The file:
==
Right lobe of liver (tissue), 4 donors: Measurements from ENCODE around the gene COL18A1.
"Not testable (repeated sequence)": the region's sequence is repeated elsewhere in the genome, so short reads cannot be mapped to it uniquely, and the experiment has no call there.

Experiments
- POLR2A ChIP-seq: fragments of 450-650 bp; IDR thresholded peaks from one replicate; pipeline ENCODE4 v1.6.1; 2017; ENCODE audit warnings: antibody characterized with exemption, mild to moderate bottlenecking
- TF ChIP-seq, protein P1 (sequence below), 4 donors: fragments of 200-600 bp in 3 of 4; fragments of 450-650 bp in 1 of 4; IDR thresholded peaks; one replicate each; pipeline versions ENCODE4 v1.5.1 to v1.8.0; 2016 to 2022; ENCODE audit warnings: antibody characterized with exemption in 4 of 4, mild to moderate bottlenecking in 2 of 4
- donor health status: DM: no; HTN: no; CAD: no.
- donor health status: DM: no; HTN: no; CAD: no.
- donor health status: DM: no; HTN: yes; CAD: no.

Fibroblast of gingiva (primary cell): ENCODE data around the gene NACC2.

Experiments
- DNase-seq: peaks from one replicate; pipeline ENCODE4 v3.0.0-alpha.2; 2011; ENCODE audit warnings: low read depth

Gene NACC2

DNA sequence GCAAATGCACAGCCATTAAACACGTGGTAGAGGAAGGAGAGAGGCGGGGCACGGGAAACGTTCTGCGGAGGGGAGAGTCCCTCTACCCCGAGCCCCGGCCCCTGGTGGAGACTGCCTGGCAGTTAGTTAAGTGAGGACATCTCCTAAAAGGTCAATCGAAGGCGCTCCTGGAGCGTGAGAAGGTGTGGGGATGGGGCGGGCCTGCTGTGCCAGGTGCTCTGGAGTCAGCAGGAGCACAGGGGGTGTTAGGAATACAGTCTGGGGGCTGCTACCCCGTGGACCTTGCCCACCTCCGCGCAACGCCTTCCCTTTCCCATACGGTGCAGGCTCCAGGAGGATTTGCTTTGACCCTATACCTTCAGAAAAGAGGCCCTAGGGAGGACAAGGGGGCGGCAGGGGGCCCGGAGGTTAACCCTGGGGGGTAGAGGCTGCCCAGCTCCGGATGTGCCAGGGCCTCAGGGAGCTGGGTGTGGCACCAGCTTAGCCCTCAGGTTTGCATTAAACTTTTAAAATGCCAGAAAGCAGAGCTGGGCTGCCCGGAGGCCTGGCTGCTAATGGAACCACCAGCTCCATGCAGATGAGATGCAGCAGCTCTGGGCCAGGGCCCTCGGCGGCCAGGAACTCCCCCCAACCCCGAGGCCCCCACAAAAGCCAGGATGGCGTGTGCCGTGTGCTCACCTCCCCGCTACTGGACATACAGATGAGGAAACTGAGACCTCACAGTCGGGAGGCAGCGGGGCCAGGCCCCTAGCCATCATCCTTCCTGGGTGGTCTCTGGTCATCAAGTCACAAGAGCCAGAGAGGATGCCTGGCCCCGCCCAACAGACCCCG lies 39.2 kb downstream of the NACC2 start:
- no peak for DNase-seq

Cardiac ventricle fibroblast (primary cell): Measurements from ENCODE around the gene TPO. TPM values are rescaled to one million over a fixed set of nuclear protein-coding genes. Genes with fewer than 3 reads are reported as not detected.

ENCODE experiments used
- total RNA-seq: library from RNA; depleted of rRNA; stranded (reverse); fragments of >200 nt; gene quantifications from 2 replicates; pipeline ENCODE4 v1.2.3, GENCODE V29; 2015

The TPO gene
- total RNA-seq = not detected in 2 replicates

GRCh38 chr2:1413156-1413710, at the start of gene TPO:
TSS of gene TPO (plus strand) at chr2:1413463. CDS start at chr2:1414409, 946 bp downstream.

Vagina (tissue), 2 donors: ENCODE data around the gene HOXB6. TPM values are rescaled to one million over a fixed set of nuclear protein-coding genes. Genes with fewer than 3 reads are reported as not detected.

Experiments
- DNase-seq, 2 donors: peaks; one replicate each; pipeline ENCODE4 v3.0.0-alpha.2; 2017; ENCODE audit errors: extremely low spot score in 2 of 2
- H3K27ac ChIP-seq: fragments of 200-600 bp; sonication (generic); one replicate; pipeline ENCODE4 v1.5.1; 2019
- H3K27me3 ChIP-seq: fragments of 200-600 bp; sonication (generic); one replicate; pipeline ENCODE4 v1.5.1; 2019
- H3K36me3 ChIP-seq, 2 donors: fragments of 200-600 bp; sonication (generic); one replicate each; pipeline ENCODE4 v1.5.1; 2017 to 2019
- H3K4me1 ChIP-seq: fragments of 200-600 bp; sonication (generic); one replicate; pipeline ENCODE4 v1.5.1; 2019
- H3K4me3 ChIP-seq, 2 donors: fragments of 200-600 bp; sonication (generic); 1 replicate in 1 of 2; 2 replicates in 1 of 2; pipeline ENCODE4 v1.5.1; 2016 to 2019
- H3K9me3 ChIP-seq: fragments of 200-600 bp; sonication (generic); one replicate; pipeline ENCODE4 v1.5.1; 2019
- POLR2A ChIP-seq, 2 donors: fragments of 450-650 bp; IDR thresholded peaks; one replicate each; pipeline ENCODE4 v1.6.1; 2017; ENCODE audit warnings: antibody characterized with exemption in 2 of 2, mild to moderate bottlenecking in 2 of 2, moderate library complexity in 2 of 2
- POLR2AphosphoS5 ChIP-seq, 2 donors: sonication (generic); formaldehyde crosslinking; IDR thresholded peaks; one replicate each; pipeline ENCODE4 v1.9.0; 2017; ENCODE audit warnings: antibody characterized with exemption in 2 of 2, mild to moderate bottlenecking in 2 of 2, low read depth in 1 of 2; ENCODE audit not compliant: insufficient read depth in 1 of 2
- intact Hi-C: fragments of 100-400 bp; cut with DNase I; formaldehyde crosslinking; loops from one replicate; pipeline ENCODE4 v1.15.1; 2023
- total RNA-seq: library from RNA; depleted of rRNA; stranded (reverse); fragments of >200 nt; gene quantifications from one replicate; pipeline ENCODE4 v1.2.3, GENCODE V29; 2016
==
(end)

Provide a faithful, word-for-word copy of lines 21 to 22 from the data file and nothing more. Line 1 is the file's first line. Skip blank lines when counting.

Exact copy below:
TSS of gene TPO (plus strand) at chr2:1413463. CDS start at chr2:1414409, 946 bp downstream.

Vagina (tissue), 2 donors: ENCODE data around the gene HOXB6. TPM values are rescaled to one million over a fixed set of nuclear protein-coding genes. Genes with fewer than 3 reads are reported as not detected.